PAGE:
Tag Archives: alternatives to aa

This Should Stir Up A Fuss!

Note: “What, Me Sober?” has many opinions on outside issues and believes that controversy is exactly what the treatment field and the various support groups need. 

Thinking in recovery circles has been too stagnated for too long. Our knowledge has come a long way from the early 20th Century, and it’s time to start thinking outside the “traditional” boxes when it comes to treatment. That said, we are not encouraging anyone to stop going to meetings. One thing that is necessary in recovery is support from folks who understand. People who lack it rarely get sober, whatever their particular addiction(s) may be, and the various support groups are the best place to find like-minded folks. Just don’t let the “Bleeding Deacons”  panic you. After all, isn’t a closed mind one of the worst curses of alcoholism and other addictions? If WE, the people who’ve been there and done that, don’t keep open minds, how can we expect the folks who make decisions regarding legislation, insurance and so forth to do so? Hell, a lot of them are probably in denial about their own issues!

Read the article. If nothing else, it’ll be good for your circulation.

The United States already spends about $35 billion a year on alcohol- and substance-abuse treatment, yet heavy drinking causes 88,000 deaths a year—including deaths from car accidents and diseases linked to alcohol. It also costs the country hundreds of billions of dollars in expenses related to health care, criminal justice, motor-vehicle crashes, and lost workplace productivity, according to the CDC. With the Affordable Care Act’s expansion of coverage, it’s time to ask some important questions: Which treatments should we be willing to pay for? Have they been proved effective? And for whom—only those at the extreme end of the spectrum, or also those in the vast, long-overlooked middle?  Lots more…

Well, almost…

I was sorta back Tuesday, but not here. Here’s a letter I got yesterday. It’s also on the Q&A page, but it was pretty good so I thought I’d post it here. Names and identifying info omitted, of course.

Im from xxxxx. I have attended meetings and had a sponsor whom i still work for even though i stopped AA. I didnt make it past 4th step. I want to know when should i attempt to try again. what do i need to feel hopeless? why cant i find a higher power. why cant i believe? why do i think im unique? What is the alternative to aa? Beside jails institutions and death. i want to be happy.

Wow, Anon, sounds like you’re really uncomfortable! I can’t give you much in the way of advice. All I know is what worked for me, but I’ll be happy to comment on your email, based on that.

First of all, I suspect that your non-AA connection with your sponsor may have been the cause of some of your difficulties. A sponsor works best for me if that’s the only connection I have with him. The 4th and 5th steps are particularly difficult with someone we know from outside — especially an employer. Too much other stuff to keep us from being completely honest.

I think recovery is like riding a horse. If we fall off, we need to get right back on. After all, the whole point is saving our lives. If we are afraid to try that again, then there isn’t much hope, is there? I believe if I were in a similar situation I would go to some meetings on my own, listen to what the men have to say, and pick someone who sounds (first of all) happy, who sounds like someone I would be able to trust, and who has a few years in the program. There are many meetings in your city, and you can find them here (link omitted).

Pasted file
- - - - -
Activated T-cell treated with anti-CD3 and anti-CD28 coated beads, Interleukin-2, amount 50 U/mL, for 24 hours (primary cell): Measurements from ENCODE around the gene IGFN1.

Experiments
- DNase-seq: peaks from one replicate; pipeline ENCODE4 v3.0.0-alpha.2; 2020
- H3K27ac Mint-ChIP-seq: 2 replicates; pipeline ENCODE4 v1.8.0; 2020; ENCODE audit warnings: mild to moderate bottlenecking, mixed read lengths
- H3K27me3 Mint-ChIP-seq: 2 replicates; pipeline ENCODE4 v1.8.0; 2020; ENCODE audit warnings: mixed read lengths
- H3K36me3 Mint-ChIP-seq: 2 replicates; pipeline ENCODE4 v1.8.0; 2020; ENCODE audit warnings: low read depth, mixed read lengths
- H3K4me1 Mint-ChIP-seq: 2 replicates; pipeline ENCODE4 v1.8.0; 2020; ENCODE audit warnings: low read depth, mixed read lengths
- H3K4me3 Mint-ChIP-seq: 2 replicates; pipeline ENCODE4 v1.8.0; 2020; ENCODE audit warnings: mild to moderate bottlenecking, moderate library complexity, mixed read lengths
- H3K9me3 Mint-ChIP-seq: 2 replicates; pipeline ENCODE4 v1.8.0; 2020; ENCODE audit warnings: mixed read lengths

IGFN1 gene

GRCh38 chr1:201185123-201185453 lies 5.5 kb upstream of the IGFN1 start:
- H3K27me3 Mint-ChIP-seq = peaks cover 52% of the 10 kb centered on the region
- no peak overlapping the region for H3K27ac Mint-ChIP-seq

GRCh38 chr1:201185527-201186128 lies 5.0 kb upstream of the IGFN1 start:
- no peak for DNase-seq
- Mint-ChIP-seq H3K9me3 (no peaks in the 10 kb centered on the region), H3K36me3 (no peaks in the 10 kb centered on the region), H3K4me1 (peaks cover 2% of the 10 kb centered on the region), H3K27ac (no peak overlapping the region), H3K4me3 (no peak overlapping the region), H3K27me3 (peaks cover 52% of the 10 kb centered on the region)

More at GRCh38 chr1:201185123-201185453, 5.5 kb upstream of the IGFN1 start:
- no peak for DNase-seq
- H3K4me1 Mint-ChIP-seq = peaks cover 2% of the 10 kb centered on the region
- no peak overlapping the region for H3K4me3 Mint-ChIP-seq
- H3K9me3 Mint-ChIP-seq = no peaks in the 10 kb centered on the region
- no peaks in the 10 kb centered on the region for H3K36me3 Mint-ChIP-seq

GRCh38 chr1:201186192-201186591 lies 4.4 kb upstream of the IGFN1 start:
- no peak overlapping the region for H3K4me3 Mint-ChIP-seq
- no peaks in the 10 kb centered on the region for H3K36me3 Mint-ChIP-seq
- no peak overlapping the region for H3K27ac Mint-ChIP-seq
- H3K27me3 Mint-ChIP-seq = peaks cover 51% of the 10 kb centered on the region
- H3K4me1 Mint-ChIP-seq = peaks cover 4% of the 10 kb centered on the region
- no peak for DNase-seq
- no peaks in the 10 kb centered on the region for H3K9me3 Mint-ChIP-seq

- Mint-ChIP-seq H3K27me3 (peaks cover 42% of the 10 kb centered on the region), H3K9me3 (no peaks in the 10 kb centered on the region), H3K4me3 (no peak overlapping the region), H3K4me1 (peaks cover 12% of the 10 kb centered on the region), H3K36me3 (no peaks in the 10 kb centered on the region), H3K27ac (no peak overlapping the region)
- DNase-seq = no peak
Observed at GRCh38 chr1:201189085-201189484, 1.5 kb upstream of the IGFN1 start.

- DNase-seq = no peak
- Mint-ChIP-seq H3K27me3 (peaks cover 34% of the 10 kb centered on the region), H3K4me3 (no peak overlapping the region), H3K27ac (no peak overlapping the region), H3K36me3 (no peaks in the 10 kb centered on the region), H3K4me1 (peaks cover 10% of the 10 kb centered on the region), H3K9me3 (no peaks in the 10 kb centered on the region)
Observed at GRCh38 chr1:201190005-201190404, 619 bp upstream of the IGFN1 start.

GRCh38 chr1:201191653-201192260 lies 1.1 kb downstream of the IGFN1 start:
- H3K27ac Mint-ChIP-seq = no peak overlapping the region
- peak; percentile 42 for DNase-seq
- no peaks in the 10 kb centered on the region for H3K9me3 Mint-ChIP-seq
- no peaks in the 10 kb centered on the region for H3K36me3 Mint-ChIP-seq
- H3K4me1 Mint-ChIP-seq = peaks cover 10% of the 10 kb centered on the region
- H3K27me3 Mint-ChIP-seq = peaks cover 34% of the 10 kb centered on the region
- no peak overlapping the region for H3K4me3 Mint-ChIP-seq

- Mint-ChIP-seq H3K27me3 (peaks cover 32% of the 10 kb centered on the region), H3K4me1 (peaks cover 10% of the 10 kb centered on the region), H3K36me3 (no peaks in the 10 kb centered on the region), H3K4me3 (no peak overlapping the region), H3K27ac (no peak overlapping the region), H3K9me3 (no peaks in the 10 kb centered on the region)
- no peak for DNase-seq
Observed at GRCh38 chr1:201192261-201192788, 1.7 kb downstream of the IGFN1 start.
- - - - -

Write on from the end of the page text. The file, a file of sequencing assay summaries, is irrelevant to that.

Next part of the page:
A higher power comes with time, and isn’t really essential. What is essential is the knowledge that we can’t do it alone. In that sense, the group and the fellowship can be our higher power — they can, while we (alone) can’t. Sounded like something I could hang onto. I’ve been sober 19 years next month, and I’m an agnostic. There’s plenty of time to consider who our higher power might be later on. For now, the willingness to let someone else help us is enough — but that willingness is absolutely essential.

Feeling unique was natural for me. I convinced myself no one could understand me, that I was different, that I needed special treatment — all those things that would help me avoid buckling down and actually working on a program of recovery. I don’t know why you feel unique, but if the above makes you feel uncomfortable, you might look at the possibility that you’re thinking the way I did.

There are many alternatives to AA. Google “recovery from alcoholism” and you will find all sorts of things. Keep in mind, though, that AA is the one with the 70-year track record. There is no question that it isn’t for everybody, but I felt I owed it to myself to take what seemed to me to be — in this case — the Road Most Traveled. I knew I was gambling with my life, and I wanted what looked to me like the best odds.

Remember that it took us a long time to get so screwed up. It would be ridiculous to think we will get better overnight, and it’s not the easiest thing we’ll ever do. Go to the “articles” section of my blog and read the early recovery section. Might find some enlightenment there.

And whatever you do, DON’T DRINK. You can’t make good decisions when your mind is switched off. Believe me, I know.

Good luck,